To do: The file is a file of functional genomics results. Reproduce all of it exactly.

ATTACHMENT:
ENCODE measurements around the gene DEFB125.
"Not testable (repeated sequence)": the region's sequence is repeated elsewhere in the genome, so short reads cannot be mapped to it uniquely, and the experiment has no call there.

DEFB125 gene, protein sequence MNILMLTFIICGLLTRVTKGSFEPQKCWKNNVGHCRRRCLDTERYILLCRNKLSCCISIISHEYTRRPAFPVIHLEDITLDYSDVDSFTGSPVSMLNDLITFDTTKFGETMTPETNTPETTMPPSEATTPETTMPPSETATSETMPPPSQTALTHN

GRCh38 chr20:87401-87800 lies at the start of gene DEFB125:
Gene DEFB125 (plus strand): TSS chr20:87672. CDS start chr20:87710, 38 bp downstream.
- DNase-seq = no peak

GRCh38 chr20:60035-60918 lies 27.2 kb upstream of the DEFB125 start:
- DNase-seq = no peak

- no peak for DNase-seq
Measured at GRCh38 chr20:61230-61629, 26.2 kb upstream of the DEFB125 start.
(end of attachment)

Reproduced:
ENCODE measurements around the gene DEFB125.
"Not testable (repeated sequence)": the region's sequence is repeated elsewhere in the genome, so short reads cannot be mapped to it uniquely, and the experiment has no call there.

DEFB125 gene, protein sequence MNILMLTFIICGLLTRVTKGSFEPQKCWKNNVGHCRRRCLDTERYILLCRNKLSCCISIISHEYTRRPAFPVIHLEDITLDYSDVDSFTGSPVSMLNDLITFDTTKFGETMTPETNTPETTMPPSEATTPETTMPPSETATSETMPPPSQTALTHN

GRCh38 chr20:87401-87800 lies at the start of gene DEFB125:
Gene DEFB125 (plus strand): TSS chr20:87672. CDS start chr20:87710, 38 bp downstream.
- DNase-seq = no peak

GRCh38 chr20:60035-60918 lies 27.2 kb upstream of the DEFB125 start:
- DNase-seq = no peak

- no peak for DNase-seq
Measured at GRCh38 chr20:61230-61629, 26.2 kb upstream of the DEFB125 start.